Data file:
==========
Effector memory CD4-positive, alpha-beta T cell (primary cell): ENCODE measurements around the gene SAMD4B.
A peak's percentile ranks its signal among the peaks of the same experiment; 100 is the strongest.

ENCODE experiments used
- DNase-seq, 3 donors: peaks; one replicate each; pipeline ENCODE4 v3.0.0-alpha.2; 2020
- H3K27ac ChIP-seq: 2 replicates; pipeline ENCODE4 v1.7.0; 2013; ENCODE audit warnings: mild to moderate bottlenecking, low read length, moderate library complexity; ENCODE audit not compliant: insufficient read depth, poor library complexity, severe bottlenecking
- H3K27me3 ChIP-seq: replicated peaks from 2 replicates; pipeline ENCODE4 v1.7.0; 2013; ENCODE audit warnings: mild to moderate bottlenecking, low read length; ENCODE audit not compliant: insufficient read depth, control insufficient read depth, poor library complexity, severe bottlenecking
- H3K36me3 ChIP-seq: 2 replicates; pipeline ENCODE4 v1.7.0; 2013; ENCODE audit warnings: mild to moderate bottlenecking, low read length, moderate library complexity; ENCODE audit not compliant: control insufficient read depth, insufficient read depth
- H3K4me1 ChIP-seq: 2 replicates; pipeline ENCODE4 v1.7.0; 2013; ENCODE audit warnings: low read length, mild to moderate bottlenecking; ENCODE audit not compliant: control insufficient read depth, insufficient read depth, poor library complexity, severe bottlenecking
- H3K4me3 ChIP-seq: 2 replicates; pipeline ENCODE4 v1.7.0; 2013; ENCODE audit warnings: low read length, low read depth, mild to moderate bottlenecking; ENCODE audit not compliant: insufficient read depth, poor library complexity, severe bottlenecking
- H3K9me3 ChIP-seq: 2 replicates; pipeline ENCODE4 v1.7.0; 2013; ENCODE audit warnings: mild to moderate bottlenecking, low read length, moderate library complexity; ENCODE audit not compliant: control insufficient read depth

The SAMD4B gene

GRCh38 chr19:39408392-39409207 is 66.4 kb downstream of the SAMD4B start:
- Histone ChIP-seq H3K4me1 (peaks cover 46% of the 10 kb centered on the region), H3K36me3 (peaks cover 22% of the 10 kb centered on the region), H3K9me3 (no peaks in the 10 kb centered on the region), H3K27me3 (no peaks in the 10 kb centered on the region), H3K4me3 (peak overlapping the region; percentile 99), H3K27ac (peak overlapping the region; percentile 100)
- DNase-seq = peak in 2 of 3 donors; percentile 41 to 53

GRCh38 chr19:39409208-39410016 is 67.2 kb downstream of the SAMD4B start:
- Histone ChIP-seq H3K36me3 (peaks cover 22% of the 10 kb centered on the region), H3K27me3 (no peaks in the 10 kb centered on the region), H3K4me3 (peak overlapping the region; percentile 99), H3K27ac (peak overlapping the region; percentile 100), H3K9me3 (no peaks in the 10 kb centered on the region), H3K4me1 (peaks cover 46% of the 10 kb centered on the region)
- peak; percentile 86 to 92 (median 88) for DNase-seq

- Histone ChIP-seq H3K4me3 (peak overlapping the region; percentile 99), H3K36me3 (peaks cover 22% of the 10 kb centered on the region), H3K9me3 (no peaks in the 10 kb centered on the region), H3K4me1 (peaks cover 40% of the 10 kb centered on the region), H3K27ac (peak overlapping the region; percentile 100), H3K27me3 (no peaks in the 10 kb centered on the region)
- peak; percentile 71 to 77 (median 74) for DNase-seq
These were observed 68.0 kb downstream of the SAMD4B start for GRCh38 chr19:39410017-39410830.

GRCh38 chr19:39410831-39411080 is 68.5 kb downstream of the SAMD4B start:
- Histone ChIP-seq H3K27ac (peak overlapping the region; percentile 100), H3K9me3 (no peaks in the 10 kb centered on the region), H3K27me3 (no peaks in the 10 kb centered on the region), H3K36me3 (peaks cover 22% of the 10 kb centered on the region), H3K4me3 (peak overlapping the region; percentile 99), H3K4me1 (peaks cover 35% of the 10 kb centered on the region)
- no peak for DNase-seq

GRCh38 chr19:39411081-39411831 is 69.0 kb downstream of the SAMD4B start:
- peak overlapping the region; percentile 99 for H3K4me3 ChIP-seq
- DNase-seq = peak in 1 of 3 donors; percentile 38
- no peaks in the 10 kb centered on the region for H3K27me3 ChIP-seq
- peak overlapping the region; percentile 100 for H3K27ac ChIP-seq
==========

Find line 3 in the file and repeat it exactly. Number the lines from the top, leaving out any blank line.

ENCODE experiments used